After 9 in every 10 women in the public sector were estimated to have been sexually harassed, Tanzania has warned it's public officials that using their positions of power to extort sexual favors from women will no longer be tolerated. The women that make up Tanzania's public sector account for nearly 5 percent of the workforce, so when hundreds of them came forward complaining that they were becoming more and more susceptible to sextortion in the male-dominated system, it was cause for alarm. A women's based group TAMWA, recently reported that nearly 89 percent of women in the public sector have experienced some form of sexual harassment while seeking a job, promotion or service. The Ethics Secretariat's commissioner, Salome Kaganda, claims that sextortion is the product of an "erosion of morals." This sex corruption has even been present in the country's universities, as male tutors pressure their female tutees to have sex for good grades, claims student Catherine Olomi. The university officials, however,claim that there have been no reports of sexual harassment and there are very strict anti-sexual harassment regulations to ensure such measures.
In an effort to alleviate the issue, guidelines were issued this week by the independent Ethics Secretariat. They define sextortion as, "when an official exercises power to sexually exploit someone for a service in his or her authority." The guidelines establish a system for people to anonymously report sexual abuse to various public offices through letters, emails, or in person, if they so choose. They also highlight disciplinary measures to be taken against public officials who are convicted of such an abuse of power. These measures include written warnings, demotions, fines or jail.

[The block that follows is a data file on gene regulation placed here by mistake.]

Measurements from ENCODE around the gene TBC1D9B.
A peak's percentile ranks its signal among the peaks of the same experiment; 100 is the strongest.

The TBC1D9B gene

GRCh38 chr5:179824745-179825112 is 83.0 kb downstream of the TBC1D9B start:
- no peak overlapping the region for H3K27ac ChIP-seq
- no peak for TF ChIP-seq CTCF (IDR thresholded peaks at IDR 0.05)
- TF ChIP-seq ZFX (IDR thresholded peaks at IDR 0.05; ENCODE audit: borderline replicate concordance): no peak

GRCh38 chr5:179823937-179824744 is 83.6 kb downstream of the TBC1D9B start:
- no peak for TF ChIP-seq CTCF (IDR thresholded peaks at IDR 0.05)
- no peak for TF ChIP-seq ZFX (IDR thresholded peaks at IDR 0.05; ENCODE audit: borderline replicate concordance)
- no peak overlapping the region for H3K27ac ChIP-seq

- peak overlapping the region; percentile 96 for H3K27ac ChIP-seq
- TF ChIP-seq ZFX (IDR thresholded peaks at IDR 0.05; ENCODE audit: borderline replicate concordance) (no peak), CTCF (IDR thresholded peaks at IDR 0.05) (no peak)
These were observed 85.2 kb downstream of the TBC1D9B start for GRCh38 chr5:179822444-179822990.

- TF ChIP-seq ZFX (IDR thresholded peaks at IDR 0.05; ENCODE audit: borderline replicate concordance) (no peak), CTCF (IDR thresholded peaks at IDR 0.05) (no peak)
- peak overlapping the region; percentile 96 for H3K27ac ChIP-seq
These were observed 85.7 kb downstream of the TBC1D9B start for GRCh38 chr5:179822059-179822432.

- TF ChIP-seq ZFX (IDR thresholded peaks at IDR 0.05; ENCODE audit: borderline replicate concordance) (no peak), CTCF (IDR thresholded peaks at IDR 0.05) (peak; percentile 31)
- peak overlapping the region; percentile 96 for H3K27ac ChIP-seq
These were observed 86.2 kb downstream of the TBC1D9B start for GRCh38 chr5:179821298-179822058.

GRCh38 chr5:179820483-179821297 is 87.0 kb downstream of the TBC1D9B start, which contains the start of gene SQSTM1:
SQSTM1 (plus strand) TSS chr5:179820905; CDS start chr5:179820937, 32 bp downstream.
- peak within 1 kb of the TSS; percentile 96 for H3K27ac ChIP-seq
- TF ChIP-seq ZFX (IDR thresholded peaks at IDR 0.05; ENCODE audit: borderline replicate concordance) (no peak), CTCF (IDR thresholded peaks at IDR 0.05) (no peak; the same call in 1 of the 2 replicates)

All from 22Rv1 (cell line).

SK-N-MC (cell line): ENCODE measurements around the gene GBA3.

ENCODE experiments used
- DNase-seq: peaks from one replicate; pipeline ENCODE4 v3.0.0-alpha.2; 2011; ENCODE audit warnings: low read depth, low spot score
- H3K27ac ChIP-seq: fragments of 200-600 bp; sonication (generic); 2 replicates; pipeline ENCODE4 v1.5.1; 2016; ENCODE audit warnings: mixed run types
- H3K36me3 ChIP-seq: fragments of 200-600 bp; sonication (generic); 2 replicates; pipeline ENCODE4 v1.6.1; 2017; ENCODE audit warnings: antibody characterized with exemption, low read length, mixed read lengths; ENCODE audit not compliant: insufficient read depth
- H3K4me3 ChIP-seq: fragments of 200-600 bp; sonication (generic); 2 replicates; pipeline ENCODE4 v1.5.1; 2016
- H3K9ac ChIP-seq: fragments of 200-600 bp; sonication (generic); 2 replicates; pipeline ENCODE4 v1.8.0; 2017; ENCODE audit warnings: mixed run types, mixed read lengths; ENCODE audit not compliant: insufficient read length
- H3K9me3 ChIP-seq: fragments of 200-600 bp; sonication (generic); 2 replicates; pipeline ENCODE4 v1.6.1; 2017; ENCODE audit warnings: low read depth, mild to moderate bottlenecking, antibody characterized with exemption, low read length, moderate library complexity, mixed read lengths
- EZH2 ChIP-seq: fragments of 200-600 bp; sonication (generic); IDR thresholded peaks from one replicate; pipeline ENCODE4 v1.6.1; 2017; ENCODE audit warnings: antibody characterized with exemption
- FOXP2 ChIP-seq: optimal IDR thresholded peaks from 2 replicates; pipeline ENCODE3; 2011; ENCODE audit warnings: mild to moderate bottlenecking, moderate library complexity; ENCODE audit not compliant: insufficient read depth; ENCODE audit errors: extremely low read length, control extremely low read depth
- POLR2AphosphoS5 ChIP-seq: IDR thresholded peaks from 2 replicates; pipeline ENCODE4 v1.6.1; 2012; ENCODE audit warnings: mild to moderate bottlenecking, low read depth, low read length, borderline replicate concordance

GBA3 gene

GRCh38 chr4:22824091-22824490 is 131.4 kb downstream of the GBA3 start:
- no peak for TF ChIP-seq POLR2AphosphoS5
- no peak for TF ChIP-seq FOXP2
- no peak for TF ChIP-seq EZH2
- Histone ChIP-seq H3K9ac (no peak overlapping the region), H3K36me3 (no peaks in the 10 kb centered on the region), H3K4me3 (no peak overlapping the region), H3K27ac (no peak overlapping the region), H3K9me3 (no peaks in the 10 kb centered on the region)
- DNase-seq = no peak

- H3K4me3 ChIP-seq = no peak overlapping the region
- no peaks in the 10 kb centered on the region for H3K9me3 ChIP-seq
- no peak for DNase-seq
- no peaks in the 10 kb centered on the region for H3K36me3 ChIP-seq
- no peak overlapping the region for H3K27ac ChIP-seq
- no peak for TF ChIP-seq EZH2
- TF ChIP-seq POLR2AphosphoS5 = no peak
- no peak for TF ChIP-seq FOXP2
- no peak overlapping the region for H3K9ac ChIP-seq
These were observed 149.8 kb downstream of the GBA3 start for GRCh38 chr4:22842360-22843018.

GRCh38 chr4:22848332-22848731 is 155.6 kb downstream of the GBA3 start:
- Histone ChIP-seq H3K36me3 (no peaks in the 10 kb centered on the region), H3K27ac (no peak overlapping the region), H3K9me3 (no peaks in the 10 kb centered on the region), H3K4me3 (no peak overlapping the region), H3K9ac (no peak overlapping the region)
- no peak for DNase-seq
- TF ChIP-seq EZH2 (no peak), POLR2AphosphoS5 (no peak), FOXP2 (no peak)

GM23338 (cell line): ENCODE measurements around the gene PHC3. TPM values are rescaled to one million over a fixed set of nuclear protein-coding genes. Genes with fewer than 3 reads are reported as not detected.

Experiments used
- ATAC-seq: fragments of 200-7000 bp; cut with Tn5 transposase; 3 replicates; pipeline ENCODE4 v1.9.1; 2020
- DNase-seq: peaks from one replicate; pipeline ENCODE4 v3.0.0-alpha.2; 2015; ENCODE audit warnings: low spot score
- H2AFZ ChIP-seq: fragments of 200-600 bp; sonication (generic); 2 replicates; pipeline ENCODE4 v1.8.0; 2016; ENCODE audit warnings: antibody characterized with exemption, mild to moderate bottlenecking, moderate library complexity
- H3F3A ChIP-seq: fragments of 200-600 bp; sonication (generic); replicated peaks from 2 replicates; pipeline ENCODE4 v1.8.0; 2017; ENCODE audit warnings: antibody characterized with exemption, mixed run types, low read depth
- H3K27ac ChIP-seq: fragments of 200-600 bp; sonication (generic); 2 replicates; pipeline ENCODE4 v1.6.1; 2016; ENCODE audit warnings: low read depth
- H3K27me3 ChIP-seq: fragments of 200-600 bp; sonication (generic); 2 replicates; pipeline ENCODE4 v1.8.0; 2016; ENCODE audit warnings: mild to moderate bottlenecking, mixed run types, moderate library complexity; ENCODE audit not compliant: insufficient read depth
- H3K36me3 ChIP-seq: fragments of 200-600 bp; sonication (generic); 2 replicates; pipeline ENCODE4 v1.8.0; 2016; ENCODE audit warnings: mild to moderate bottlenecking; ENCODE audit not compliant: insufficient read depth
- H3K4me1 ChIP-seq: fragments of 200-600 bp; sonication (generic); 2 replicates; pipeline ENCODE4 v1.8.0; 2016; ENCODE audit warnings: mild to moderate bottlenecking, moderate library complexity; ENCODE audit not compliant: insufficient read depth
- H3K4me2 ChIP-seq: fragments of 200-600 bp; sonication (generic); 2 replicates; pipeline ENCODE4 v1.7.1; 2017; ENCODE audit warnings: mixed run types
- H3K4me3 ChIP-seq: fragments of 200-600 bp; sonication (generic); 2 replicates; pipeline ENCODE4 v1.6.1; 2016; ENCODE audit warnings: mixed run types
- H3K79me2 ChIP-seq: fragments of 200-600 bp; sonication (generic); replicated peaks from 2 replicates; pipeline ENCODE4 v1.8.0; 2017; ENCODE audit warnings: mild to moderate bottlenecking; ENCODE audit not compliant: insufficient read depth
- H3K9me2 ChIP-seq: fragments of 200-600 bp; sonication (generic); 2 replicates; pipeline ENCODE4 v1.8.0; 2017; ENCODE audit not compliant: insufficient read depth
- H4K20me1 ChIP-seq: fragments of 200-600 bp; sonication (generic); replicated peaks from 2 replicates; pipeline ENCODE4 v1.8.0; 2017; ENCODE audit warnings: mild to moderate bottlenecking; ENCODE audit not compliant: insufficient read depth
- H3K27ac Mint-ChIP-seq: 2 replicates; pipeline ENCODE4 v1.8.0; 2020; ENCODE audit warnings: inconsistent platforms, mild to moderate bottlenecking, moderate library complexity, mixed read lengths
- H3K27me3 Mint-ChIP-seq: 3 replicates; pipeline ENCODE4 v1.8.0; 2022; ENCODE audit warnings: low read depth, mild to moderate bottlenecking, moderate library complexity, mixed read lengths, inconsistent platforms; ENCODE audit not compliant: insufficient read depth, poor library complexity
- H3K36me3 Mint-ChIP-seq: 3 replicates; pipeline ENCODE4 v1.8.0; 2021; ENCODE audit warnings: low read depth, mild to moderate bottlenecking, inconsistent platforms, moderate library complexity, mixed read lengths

It was also stated that although 'sextortion' was not recognized in any law, it included two crimes that were - corruption and sexual abuse. Both crimes are punishable by jail or fines of up to $2,500 (or 5 million Tanzanian shillings.) There is a need to amend the law, however, because sextortion is difficult to prove beyond reasonable doubt, due to the fact that it takes place in secrecy, and therefore, the anti-corruption law is too weak to have jurisdiction over the larger crime of sexual corruption. By amending the law so that evidence does not include having proof beyond reasonable doubt, this will give justice to many sextortion victims.
I feel that this is, yet again, the result of a male-dominated, patriarchal society. These women are tyring to better themselves, and improve their lives, but in order to do so they have to make their way through the hierarchy of men that rules over them. By having to ask the men for permission, or by going through them to find a job, these women must fall to the 'terms and conditions' that their male superiors lay out for them. By empowering women to have the ability to act separately, or without the permission of their male counterparts, the sextortion rate could decline greatly. The guidelines discussed above are a step in the right direction, and some corrective measures are better than none, but as the claims of the university played out, I feel that will continue for the rest of the public sector as well; these guidelines will be in place, but the sexual harassment will continue 'behind the scenes' and unreported, because these women need to make a place for themselves in society.